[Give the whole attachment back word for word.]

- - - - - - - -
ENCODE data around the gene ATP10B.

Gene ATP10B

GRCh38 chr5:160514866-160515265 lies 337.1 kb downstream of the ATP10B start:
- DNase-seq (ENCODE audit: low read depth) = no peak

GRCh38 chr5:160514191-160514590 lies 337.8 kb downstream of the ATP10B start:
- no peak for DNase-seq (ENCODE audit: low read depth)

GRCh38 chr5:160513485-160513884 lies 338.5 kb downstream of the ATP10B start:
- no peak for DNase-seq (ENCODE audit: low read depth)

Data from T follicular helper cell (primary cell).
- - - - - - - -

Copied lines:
ENCODE data around the gene ATP10B.

Gene ATP10B

GRCh38 chr5:160514866-160515265 lies 337.1 kb downstream of the ATP10B start:
- DNase-seq (ENCODE audit: low read depth) = no peak

GRCh38 chr5:160514191-160514590 lies 337.8 kb downstream of the ATP10B start:
- no peak for DNase-seq (ENCODE audit: low read depth)

GRCh38 chr5:160513485-160513884 lies 338.5 kb downstream of the ATP10B start:
- no peak for DNase-seq (ENCODE audit: low read depth)

Data from T follicular helper cell (primary cell).